What Is Skin Flooding, the TikTok Trend?
"Skin Flooding" Is TikTok's Latest Skin-Care Obsession
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Five minutes before sitting down to write this, I was examining my face in the mirror and staring at the dry flakes peppered on both sides of my nostrils. It seems like no matter what I do when winter hits, my skin is drier than Coachella Valley in March, and no amount of products can quench its thirst. I've come to accept the fact that my face is prone to dryness and sensitivity, but it doesn't mean I've stopped looking for a solution. And, according to TikTok, there is one, and it's called "skin flooding."
The technique recently went viral on the platform, and after watching a few videos, I learned that my problem may not be in the type of products I've been using, but the way in which I'e been using them. Confused? So was I. Curious to learn whether skin flooding was worth trying or just another fad, I tapped skin-care experts to answer all my questions about the trend.
What Is Skin Flooding?
"The concept of skin flooding is flooding your skin with moisturizing products in a particular order to provide a deeper level of hydration," Melissa Wilson, director of education at Woodhouse Spas, tells POPSUGAR. Azza Halim, MD, board-certified multispecialist physician, says the goal is to achieve better absorption of products, which in turn will boost skin's elasticity. She adds that although the technique is trending on TikTok, the concept is actually nothing new and is very similar to a K-beauty routine.
The first step of the routine is cleansing as usual, followed by a hydrating facial mist (because damp skin allows for better absorption), accompanied by hydrating serums and then moisturizer.
Skin Flooding Steps
To get the best results, it's important you "flood" your skin in a precise order. You'll want to start by cleansing your skin with a hydrating face wash. We love the CeraVe Hydrating Facial Cleanser ($15), which is great for removing dirt, oil, and makeup from the skin without leaving it feeling stripped and dry. From there, spritz your face with a hydrating facial mist like the Tower28 SOS Daily Rescue Facial Spray ($28).
Next, you'll want to apply your first serum while your skin is still damp. Typically, the first serum should be a product that has hyaluronic acid, a skin-care ingredient that is used to plump and hydrate the skin. We love the SkinCeuticals H.A. Intensifier ($100).
Then, you'll want to follow up with a second serum, which is usually something with niacinamide, an ingredient that calms redness and inflammation and also helps skin retain moisture. Our current favorite is the Paula's Choice Niacinamide 20% Treatment ($52). The last step in your skin flooding routine should be a thick moisturizer to help seal everything in. Our pick? The Dieux Instant Angel ($45) moisturizer, which is luxurious without being too heavy.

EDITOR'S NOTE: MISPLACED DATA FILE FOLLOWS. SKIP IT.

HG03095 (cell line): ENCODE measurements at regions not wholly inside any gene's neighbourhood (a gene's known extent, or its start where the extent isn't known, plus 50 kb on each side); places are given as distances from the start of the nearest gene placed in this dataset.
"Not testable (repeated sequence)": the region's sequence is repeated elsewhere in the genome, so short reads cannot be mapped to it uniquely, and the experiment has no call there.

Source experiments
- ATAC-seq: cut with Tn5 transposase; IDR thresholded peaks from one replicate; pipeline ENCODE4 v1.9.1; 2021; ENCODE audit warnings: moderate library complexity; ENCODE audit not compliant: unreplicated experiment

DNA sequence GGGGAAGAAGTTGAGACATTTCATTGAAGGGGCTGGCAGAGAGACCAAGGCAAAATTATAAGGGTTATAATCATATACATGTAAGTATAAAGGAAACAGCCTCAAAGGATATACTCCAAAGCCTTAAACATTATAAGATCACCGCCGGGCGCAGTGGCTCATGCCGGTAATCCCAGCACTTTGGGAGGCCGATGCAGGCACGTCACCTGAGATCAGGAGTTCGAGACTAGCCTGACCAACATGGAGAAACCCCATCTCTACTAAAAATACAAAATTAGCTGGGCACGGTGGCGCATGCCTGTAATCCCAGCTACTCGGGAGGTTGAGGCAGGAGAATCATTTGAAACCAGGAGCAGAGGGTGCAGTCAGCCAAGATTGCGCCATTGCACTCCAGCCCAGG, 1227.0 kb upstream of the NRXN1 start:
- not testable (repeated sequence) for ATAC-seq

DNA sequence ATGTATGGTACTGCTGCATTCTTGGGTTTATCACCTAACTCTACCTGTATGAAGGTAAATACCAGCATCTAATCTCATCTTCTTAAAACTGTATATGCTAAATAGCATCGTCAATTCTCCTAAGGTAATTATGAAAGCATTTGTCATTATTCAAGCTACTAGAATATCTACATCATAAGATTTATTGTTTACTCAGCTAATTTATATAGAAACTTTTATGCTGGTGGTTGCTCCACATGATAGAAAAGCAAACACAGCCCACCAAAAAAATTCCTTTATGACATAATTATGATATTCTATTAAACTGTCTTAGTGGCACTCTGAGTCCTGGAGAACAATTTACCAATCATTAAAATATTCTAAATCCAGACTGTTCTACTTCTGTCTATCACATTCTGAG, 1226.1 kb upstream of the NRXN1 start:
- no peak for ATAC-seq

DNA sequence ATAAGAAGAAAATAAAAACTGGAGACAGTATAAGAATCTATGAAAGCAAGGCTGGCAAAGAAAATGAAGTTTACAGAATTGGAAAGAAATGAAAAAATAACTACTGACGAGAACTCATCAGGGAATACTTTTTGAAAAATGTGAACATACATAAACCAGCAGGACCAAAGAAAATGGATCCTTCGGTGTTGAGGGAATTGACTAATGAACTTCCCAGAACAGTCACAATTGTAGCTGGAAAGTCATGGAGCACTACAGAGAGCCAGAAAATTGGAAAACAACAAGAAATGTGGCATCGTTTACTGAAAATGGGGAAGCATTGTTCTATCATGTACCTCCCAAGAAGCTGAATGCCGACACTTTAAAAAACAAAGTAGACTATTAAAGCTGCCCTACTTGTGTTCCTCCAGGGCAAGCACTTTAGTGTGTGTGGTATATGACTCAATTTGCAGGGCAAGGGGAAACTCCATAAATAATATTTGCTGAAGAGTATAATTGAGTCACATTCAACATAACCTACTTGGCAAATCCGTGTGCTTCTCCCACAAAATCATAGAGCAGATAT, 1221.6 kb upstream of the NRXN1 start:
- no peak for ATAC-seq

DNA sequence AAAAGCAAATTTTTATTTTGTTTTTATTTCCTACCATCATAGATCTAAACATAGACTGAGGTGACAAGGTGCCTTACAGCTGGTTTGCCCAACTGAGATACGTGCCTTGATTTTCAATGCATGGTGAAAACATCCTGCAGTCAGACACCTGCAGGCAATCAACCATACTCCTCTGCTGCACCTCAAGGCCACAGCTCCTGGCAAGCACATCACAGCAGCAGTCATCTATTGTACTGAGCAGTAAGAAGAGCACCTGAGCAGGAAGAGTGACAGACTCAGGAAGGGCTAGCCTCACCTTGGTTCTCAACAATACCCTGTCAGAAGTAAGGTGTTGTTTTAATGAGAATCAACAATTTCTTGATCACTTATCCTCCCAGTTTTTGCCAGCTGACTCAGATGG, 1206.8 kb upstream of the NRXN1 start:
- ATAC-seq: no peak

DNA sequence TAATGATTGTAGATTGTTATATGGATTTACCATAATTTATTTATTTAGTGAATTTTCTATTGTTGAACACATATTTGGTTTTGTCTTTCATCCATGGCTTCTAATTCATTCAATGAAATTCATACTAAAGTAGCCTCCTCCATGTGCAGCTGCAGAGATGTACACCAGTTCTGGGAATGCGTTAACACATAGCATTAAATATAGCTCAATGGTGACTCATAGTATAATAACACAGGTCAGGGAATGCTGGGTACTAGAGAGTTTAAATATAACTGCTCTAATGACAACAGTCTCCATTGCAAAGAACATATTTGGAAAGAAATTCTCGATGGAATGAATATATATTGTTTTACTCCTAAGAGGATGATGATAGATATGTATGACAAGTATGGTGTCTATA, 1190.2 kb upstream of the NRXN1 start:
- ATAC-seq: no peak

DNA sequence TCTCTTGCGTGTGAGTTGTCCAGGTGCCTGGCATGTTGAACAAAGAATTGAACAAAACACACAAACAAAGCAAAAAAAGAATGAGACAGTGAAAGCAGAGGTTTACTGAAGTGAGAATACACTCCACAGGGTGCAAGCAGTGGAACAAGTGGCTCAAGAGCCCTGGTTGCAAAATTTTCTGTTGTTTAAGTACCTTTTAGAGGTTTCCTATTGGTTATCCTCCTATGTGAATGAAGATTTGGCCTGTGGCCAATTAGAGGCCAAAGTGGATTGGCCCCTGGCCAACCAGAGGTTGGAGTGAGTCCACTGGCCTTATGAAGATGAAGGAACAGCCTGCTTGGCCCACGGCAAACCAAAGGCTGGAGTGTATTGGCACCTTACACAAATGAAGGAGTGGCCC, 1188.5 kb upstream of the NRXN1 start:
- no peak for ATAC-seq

What Are the Benefits of Skin Flooding?
To start, hyaluronic acid is a humectant, which means that it pulls moisture from its environment. If you apply it to dry skin, it will draw moisture directly from your skin, which could actually make you drier. However, if you apply it while your skin is still damp, as you would with skin flooding, it allows you to retain hydration. Plus, applying products to damp skin allows for better absorption, which increases their effectiveness.
As for the niacinamide component, Ellen Marmur, MD, board-certified dermatologist and founder of MMSkincare, previously told POPSUGAR, "Niacinamide increases natural lipids on the skin and reduces water loss, thereby reducing pore size. It can also improve skin texture."
Finishing everything off with an emollient like a thick cream or moisturizer allows you to lock in all of the hydrating products, which will leave your skin glowing and dewy.
What Are the Risks of Skin Flooding?
While there aren't any serious concerns or risks associated with skin flooding, anyone who is interested in trying out the technique should consider their individual skin type. "Those with oily, acne-prone skin or sensitive skin may not want to fully adopt this method, as layering multiple serums may lead to breakouts," Wilson says.
However, if you have sensitive skin but you're still interested in trying skin flooding, Dr. Halim suggests tailoring your routine to your specific needs and utilizing gentle products with no fragrance. One thing to note is that you should avoid skin flooding with active ingredients like retinol or benzoyl peroxide regardless of your skin type, so make sure you study the labels on your skin-care products carefully prior to use. And, as always, you should consult with a dermatologist or your doctor if you have any serious skin conditions prior to trying skin flooding.